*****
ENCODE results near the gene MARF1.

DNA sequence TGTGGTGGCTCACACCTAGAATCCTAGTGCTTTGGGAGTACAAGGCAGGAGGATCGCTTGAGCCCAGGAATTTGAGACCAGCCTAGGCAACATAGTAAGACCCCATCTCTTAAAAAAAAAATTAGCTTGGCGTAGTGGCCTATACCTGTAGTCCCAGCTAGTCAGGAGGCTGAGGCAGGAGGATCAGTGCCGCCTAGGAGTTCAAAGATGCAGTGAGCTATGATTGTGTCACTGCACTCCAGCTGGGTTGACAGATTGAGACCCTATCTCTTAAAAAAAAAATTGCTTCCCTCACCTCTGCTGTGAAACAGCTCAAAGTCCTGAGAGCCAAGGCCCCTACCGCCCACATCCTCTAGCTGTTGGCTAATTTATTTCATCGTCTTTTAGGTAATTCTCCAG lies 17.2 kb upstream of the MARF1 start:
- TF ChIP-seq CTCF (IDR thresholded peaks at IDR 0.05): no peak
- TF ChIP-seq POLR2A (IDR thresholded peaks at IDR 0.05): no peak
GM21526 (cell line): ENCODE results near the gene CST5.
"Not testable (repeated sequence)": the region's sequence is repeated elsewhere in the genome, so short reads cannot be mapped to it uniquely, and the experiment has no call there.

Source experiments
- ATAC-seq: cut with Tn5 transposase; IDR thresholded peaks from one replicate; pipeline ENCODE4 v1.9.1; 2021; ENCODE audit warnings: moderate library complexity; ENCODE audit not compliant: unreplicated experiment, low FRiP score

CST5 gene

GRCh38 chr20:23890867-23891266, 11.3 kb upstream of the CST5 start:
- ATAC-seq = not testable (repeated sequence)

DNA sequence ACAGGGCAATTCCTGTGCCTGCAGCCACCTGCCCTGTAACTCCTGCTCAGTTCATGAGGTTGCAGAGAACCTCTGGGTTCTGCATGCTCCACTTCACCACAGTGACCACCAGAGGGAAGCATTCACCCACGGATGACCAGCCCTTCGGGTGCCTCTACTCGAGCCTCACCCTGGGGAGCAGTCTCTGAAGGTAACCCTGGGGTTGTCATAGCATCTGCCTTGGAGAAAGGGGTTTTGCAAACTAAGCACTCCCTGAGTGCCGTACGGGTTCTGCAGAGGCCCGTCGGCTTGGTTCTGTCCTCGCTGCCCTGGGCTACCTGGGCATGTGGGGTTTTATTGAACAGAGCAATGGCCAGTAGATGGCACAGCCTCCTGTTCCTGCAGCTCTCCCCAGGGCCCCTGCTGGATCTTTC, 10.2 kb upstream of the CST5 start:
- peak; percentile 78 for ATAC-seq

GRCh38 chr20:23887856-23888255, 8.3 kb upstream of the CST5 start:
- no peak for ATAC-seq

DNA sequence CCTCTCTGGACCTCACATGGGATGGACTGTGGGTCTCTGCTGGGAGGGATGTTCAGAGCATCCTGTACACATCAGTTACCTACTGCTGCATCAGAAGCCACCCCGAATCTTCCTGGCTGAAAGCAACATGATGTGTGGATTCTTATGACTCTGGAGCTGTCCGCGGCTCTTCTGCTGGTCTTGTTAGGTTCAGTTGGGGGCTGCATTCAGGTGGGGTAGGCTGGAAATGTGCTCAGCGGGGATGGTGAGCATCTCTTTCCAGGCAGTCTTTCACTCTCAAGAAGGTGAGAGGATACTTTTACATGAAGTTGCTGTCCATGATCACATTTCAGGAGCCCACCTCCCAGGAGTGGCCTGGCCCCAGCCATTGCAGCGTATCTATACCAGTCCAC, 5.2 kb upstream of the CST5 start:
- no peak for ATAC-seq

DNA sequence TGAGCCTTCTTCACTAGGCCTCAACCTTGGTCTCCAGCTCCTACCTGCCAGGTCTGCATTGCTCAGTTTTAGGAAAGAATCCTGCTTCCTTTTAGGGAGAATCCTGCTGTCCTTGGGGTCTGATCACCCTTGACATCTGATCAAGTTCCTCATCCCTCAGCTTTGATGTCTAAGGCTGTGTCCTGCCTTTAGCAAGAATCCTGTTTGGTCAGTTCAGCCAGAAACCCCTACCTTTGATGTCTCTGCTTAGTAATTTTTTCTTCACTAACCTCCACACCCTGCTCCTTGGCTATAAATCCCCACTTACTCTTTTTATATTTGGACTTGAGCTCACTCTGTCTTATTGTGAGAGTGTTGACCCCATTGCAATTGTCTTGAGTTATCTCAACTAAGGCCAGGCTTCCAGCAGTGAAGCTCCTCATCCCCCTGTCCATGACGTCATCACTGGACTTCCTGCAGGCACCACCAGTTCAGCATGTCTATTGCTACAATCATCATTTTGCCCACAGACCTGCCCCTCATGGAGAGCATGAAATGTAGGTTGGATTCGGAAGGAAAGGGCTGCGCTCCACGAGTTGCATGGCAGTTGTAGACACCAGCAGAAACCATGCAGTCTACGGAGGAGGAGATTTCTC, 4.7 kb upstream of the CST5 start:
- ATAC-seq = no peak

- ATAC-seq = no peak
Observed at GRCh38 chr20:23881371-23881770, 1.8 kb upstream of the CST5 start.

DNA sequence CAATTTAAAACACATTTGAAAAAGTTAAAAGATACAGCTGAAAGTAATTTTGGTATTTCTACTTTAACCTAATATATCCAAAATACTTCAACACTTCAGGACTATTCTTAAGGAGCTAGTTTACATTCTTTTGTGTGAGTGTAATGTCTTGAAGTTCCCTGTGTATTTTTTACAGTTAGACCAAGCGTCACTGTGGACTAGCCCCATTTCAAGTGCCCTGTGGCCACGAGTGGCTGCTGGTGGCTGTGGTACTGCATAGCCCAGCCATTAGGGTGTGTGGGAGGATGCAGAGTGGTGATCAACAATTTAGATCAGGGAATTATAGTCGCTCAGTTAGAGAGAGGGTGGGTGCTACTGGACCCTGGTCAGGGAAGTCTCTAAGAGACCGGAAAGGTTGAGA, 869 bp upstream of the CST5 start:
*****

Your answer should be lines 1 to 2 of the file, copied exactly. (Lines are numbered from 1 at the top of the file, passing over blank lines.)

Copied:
ENCODE results near the gene MARF1.

DNA sequence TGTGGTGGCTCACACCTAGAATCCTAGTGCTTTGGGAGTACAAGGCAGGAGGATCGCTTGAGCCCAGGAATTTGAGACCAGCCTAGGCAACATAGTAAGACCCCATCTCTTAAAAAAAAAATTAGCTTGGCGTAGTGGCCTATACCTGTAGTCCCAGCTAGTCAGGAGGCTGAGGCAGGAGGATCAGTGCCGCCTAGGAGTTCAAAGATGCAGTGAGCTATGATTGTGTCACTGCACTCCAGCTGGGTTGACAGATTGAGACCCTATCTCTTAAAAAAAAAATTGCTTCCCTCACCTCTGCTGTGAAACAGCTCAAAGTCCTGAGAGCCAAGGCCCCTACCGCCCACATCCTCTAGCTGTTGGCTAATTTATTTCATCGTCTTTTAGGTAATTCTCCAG lies 17.2 kb upstream of the MARF1 start: